‘Smart citizen’s’ monitor Amsterdam’s water quality in a pilot citizen science project, interlinking them with service providers, scientists and community co-volunteers.
Citizen science projects do more than contribute to knowledge, reveal Brouwer et al in ‘Public Participation in Science: The Future and Value of Citizen Science in the Drinking Water Research’. Evaluating the Netherlands’ pilot citizen science project in the drinking water sector, the study reveals that participation fostered water awareness and transparency in citizens’ relationship with the drinking water provider. Despite learning about the presence of bacterial life in their drinking water, citizen participants leaned towards a relationship of confidence rather than fear, the study observes.
Facilitated by the water provider Waternet, and the KWR Watercycle Research Institute, the project assigned 50 citizens with the task of collecting water samples from sources in their homes. The samples were then tested at KWR’s laboratory.
Citizen researchers simultaneously tested water at home, monitoring microbial growth for a few days and conveying their results to KWR. Waternet professionals, researchers, and citizen researchers collaborated on results and outcomes both during and after the exercise. In addition to addressing questions on water quality, the project used online surveys and focus groups with participants and citizen science experts to evaluate the potential of citizen science for the water sector and value created for the citizen participants.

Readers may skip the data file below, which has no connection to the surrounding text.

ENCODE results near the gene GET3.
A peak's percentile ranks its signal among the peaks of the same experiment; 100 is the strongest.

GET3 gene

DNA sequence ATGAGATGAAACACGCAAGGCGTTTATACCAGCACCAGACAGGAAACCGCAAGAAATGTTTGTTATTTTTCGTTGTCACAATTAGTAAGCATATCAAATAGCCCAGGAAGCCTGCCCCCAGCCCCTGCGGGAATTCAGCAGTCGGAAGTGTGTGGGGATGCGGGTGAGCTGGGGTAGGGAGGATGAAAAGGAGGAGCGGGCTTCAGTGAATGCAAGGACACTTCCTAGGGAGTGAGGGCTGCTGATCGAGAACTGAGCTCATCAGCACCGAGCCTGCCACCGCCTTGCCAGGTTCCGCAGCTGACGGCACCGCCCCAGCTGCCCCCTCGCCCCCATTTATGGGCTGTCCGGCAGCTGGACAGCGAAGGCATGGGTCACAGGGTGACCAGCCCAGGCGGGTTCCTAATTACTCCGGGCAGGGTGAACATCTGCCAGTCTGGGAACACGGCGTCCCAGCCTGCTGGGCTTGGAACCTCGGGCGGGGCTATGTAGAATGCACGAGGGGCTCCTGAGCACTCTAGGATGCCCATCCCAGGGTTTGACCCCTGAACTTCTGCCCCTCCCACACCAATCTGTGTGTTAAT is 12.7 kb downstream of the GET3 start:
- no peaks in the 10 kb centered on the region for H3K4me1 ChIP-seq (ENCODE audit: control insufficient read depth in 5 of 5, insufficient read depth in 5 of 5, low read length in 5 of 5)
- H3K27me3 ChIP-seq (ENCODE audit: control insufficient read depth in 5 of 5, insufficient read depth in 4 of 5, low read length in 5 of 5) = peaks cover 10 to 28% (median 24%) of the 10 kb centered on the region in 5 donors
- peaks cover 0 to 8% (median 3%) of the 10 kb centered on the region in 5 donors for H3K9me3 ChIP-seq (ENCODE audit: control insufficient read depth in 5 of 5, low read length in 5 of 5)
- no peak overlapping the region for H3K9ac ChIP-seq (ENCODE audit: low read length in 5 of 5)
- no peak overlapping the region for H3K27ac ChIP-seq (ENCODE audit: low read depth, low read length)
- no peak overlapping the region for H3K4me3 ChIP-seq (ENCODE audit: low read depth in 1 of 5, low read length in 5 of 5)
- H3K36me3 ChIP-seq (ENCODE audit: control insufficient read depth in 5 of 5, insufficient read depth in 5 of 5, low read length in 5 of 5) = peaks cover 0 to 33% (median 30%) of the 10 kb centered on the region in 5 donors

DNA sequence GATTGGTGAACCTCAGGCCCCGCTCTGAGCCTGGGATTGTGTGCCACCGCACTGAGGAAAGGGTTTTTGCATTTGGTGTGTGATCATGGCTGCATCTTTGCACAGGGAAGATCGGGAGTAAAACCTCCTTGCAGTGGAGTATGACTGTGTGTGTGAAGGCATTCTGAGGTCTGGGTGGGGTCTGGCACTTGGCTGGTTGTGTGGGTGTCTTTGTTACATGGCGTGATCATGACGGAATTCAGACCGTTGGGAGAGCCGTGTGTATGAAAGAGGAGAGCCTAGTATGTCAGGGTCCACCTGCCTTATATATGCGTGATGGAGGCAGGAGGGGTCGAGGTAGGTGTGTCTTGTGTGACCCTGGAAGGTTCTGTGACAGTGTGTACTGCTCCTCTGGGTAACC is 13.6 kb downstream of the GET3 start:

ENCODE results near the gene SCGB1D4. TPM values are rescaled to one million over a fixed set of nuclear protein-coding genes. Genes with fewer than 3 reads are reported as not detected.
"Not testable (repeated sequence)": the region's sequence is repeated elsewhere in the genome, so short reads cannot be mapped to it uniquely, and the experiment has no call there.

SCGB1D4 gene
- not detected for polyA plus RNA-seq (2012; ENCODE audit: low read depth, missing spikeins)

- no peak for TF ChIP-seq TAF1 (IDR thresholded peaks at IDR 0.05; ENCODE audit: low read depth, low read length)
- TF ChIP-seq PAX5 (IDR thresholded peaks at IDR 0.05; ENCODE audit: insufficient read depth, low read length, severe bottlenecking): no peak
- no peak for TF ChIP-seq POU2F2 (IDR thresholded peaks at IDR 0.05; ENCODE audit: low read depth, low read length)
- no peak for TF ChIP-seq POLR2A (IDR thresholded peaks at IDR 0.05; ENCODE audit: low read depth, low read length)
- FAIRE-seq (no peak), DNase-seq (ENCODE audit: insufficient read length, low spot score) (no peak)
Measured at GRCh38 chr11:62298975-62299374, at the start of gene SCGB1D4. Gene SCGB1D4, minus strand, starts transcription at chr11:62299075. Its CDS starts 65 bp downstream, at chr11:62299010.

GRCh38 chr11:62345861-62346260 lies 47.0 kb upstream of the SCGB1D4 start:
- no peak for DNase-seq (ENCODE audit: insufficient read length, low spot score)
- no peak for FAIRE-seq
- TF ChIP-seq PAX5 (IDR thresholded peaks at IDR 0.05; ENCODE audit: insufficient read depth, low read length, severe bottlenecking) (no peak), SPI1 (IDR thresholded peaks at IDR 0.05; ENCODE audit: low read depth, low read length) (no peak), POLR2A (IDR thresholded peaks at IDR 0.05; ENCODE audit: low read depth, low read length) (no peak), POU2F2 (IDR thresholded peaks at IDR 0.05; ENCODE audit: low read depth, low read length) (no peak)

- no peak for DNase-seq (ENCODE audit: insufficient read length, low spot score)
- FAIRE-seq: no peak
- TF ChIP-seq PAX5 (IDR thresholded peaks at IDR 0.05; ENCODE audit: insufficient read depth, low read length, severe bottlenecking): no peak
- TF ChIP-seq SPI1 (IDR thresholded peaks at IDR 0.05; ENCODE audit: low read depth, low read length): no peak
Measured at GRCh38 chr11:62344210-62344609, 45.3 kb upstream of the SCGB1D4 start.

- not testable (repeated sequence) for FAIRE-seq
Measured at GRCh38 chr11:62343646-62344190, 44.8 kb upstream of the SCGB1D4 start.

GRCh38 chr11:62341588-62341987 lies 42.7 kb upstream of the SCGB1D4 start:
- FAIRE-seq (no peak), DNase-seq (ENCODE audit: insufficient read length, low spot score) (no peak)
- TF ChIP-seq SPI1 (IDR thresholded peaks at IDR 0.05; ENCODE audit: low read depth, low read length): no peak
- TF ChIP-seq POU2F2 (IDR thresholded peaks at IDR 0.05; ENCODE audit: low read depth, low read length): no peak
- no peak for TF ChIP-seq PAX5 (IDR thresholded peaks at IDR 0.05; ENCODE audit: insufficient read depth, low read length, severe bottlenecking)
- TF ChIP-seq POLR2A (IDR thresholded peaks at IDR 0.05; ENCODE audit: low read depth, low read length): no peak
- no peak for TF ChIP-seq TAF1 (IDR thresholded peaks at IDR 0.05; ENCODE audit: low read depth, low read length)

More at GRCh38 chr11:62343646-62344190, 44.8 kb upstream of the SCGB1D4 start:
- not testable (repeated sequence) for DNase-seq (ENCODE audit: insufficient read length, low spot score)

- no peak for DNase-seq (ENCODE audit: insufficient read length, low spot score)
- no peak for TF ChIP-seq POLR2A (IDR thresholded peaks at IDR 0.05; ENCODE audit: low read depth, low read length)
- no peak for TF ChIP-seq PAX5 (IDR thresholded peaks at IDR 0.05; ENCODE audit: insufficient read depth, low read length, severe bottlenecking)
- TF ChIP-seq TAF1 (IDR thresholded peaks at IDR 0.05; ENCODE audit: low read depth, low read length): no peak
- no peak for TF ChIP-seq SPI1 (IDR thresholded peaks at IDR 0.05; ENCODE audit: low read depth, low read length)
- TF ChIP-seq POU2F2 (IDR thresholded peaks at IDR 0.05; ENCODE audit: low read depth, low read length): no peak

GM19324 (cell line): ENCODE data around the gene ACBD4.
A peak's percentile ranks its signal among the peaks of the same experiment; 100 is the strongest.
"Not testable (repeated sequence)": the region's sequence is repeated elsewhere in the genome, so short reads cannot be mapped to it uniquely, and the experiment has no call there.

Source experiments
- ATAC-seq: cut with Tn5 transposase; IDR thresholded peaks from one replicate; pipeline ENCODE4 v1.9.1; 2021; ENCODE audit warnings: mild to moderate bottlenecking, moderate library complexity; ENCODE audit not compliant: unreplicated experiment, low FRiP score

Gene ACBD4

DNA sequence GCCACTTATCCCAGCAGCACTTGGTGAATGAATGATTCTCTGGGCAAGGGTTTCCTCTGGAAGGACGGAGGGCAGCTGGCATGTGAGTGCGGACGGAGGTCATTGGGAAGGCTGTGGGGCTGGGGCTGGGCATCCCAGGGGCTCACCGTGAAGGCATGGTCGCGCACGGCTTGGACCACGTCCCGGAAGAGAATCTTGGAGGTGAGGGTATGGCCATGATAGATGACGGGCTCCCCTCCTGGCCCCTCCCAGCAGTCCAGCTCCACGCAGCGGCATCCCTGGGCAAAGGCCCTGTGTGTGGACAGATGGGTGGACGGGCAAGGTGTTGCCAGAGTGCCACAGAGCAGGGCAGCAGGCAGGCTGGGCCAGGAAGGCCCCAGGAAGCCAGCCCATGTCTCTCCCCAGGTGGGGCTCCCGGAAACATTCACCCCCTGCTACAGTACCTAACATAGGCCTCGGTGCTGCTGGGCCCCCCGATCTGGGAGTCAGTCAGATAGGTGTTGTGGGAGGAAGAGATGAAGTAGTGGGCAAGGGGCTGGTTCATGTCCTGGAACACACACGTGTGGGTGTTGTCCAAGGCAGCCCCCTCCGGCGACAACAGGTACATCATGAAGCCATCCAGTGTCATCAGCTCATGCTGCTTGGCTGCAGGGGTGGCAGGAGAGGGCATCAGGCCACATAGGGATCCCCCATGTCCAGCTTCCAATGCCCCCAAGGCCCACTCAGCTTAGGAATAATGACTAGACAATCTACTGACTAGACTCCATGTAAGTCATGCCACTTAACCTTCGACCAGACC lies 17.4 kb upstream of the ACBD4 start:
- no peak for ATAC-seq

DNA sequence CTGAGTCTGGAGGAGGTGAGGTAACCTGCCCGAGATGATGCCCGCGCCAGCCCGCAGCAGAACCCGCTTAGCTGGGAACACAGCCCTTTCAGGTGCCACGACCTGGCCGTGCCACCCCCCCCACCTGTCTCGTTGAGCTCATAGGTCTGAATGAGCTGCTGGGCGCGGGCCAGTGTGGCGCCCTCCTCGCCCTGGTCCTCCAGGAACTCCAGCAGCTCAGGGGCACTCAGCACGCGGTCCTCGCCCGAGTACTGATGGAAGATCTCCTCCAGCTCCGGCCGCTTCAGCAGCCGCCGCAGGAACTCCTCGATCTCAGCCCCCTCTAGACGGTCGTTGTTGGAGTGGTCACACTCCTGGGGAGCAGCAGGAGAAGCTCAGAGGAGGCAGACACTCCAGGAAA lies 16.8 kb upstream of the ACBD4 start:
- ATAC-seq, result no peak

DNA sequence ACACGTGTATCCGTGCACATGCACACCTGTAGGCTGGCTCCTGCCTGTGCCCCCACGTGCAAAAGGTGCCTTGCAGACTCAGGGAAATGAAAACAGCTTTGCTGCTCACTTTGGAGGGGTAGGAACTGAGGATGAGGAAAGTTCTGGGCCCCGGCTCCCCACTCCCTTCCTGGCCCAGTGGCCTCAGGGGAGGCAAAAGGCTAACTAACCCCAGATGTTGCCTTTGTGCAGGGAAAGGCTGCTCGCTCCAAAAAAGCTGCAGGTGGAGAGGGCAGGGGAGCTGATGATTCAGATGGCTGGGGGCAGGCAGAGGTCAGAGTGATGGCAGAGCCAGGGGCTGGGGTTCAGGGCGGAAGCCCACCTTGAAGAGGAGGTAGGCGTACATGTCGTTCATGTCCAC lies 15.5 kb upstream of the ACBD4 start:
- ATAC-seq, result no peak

The outcomes were threefold. For Waternet, the project offered an opportunity to work alongside and engage in a relatively controlled setting with their customers. For professional researchers, citizen participation enabled better sampling and opportunities to evaluate the promise of citizen science in the drinking water sector. For citizen researchers, the project supported their active contribution to scientific research, and connected them to their service provider, scientists in the water domain, and co-volunteers from the community.
The interviewed citizen science experts suggest that the growing interest in the water sector springs from the following developments:
- The proliferation of new technology and access to information on water governance
- The rise of the ‘smart citizen’, and growing expectations around citizen participation and social awareness
- The erosion of ‘expert’ authority on knowledge in the public realm
The study suggests that citizen science could potentially speak to the gap in public water awareness observed by a recent water governance assessment by the Organisation for Economic Co-operation and Development (OECD).
Stijn Brouwer is a senior researcher at KWR Watercycle Research Institute. Paul van der Wielen is an expert researcher at KWR. Merijn Schriks is a researcher and toxicologist at KWR. Maarten Claassen is a strategist at Waternet. Jos Frijns is Resilience Management & Governance team leader at KWR.